A nonprofit nutrition and health watchdog group and a California mother are at the center of a complaint that alleges General Mills misled consumers about the nutritional and health qualities of its fruit snacks including Fruit Roll-Ups and Fruit by the Foot.
The complaint filed Oct. 14 at the United States District Court of Northern District of California alleges the company made “misleading statements that its products were nutritious, healthful to consume and better than similar fruit snacks” but the products contain ”trans fat, added sugars, artificial dyes, lacked significant amounts of real natural fruit, and had no dietary fiber.”
“General Mills has misled parents into thinking this isn’t junk,” Stephen Gardner, director of litigation for the Washington, D.C.-based advocacy group Center for Science in the Public Interest, told ABCNews.
“Selling these fruit snacks was little better than giving candy to children,” according to the complaint.
General Mills, in a statement to ABCNews.com, said: ”To our knowledge we have not been served with any lawsuit. But it would not be unusual for CSPI to put out a press release before actually serving a lawsuit. We cannot comment further at this point…We stand behind our products–and we stand behind the accuracy of the labeling of those products.”
“I do think products that include fruit in their names and sport pictures of fruits on their packaging- should be made mostly, or at least partly, from those fruits,” Dr. David Katz, a director at Yale University Prevention Research Center, wrote in an email to ABCNews.com.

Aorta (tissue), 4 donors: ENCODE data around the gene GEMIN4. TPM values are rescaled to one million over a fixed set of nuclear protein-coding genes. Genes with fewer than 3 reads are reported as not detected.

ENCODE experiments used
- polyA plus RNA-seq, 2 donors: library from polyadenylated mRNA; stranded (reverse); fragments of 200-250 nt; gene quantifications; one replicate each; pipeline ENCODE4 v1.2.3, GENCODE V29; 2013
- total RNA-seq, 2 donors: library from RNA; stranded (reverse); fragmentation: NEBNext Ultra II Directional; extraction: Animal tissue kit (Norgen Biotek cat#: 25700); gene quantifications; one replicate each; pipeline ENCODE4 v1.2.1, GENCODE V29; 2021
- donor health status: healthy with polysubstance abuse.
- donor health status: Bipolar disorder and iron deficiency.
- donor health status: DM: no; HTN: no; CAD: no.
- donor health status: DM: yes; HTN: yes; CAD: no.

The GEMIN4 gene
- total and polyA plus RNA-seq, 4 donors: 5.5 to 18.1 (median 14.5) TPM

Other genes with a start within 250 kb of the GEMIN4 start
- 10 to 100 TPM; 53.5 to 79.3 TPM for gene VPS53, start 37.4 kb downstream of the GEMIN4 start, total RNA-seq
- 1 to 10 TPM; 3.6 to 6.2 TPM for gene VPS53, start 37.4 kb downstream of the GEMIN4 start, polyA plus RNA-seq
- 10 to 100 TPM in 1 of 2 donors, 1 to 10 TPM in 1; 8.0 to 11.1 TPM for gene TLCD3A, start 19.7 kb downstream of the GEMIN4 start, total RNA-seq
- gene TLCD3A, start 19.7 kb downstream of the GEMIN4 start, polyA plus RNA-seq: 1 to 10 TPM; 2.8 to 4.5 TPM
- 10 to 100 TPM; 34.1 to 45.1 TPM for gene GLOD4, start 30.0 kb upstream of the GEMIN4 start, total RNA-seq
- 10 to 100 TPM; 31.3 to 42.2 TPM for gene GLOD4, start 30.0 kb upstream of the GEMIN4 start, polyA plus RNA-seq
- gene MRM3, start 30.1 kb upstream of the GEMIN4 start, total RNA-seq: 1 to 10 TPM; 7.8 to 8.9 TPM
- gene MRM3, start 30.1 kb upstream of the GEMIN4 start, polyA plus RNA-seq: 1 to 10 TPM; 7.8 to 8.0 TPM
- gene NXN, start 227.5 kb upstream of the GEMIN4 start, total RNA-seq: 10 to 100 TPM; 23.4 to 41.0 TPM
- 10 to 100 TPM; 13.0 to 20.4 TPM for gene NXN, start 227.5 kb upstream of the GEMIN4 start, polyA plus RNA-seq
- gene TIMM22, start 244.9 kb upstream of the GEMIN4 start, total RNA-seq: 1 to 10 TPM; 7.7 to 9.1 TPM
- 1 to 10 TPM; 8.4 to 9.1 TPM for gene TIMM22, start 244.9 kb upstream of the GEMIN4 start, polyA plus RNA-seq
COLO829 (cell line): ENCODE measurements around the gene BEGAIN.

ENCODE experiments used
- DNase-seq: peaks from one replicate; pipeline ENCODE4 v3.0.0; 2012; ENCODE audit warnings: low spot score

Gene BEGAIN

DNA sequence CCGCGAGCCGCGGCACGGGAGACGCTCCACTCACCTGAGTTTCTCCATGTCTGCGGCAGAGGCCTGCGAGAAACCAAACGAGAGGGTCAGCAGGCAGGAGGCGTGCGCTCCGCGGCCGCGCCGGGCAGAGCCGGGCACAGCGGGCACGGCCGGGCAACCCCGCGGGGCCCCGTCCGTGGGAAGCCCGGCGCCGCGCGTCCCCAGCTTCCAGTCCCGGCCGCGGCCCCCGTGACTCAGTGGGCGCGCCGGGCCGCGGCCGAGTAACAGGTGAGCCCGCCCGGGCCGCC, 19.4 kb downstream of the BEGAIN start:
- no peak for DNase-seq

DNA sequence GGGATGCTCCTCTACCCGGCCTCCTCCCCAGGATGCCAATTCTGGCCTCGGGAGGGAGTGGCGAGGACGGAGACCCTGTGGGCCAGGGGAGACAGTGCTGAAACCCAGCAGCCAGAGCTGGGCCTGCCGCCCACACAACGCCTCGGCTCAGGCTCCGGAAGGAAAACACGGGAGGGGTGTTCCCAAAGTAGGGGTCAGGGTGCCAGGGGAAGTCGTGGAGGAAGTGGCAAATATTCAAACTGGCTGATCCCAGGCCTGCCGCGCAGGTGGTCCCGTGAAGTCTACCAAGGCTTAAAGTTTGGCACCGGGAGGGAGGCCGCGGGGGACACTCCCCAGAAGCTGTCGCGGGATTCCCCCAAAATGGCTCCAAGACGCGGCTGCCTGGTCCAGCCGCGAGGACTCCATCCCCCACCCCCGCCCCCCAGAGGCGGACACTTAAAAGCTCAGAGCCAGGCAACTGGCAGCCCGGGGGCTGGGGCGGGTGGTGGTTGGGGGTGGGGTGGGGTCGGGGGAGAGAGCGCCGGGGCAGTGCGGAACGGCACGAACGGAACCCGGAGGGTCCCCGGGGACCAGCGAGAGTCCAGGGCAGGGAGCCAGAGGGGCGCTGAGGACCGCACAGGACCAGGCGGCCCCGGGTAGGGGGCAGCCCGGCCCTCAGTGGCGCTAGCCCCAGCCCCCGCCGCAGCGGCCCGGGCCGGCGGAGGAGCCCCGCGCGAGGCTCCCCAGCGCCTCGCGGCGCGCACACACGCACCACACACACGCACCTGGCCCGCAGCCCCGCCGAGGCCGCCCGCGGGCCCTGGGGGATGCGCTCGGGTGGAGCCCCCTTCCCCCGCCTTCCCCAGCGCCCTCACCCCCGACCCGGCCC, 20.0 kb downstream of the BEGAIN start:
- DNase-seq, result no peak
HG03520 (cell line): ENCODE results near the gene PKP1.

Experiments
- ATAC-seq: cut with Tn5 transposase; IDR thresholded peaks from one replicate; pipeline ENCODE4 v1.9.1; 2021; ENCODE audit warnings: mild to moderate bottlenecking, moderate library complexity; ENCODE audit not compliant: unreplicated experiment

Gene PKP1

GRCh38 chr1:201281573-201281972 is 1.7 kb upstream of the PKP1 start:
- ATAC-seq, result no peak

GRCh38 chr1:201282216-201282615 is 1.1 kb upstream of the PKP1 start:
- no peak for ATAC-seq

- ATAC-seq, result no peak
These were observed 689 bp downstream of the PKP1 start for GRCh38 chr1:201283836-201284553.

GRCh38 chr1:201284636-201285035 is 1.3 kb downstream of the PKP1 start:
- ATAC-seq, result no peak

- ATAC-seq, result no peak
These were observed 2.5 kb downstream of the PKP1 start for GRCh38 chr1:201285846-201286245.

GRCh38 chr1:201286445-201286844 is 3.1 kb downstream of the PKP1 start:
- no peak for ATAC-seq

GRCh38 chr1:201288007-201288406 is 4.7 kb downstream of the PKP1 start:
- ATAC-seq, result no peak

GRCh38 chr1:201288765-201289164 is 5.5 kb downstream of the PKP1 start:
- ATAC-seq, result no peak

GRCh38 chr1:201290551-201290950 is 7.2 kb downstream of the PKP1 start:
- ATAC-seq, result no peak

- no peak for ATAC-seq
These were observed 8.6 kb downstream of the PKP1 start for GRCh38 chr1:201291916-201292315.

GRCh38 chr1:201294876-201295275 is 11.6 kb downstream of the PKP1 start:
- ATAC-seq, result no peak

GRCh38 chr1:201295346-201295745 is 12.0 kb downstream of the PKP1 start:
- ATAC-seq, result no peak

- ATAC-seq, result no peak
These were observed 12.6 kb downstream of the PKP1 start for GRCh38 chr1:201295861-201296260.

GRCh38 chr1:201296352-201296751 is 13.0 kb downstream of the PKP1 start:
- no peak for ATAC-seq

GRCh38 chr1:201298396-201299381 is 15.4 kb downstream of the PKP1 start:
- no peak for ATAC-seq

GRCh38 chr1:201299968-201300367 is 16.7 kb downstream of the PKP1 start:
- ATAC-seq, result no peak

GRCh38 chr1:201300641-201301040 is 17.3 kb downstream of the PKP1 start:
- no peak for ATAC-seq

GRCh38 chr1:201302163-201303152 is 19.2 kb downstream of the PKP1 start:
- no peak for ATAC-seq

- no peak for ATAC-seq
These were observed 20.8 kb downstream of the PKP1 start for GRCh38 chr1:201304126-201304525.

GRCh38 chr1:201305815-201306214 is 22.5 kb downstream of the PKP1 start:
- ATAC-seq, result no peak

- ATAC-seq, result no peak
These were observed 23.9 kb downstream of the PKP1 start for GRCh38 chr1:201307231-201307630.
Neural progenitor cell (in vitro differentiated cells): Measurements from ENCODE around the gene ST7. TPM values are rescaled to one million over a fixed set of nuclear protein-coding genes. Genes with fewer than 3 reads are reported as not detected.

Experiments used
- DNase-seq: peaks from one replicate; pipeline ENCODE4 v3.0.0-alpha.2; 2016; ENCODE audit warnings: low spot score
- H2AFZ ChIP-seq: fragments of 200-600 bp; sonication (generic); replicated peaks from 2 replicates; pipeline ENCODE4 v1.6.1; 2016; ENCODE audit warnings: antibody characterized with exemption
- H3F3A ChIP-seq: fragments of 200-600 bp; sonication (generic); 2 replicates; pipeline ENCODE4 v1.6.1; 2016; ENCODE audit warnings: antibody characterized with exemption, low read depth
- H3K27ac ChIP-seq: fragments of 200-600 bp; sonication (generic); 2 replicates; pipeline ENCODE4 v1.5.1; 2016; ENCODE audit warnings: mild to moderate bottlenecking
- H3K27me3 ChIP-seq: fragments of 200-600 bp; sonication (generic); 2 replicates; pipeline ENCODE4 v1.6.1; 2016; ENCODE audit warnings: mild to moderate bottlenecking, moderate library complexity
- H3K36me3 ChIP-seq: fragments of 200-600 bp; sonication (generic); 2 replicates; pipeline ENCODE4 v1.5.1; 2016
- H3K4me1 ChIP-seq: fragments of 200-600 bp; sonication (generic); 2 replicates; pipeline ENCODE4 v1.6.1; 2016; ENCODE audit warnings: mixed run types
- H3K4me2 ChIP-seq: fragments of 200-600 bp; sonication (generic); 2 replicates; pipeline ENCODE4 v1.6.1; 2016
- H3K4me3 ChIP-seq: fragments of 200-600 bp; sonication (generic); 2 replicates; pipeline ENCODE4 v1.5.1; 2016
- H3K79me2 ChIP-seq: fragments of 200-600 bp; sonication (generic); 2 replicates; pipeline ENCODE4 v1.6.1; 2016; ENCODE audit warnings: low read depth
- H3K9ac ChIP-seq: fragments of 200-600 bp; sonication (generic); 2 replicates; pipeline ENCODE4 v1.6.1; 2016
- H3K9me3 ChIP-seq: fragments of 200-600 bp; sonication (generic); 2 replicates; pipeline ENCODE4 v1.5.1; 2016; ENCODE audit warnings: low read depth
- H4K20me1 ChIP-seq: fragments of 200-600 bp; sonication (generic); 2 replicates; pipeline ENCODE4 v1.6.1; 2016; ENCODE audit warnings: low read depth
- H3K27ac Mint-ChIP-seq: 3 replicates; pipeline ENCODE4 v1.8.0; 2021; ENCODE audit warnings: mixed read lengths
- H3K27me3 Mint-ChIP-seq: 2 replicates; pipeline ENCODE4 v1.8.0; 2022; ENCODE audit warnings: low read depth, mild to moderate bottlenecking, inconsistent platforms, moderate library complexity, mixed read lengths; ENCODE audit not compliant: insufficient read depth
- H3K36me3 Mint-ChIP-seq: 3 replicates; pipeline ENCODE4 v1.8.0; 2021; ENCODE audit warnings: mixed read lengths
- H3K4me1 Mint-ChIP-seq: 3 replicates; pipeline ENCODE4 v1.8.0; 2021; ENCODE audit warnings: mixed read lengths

So what’s in the product? An online label for Fruit Roll-Ups Blastin’ Berry Hot Colors on the company website lists the ingredients for the product as pears from concentrate, corn syrup, sugar, partially hydrogenated cottonseed oil contains 2% or less of: citrium acid, sodium citrate, acetylated, monoglycerides, fruit pectin, dextrose, malic acid, vitamin C, and natural flavor color. Above the nutrition facts the label says: “MADE WITH REAL FRUIT” in red lettering.
“I think the claims by General Mills are consistent with allowed language, ” said Keith Ayoob, associate Clinical Professor at Albert Einstein College of Medicine. “I’m thinking if they have a complaint they may better address it to the FDA or USDA. I assume their claims are legitimate and in compliance with regulation and, if they’re not, the federal government has to get involved.”
Ayoob said he encourage parents to read product labels. ”If there are ingredients that you choose to not give to your child, then you have the right to do so. These are not a necessary food or a required food. It’s not something that children have to have in their diet.”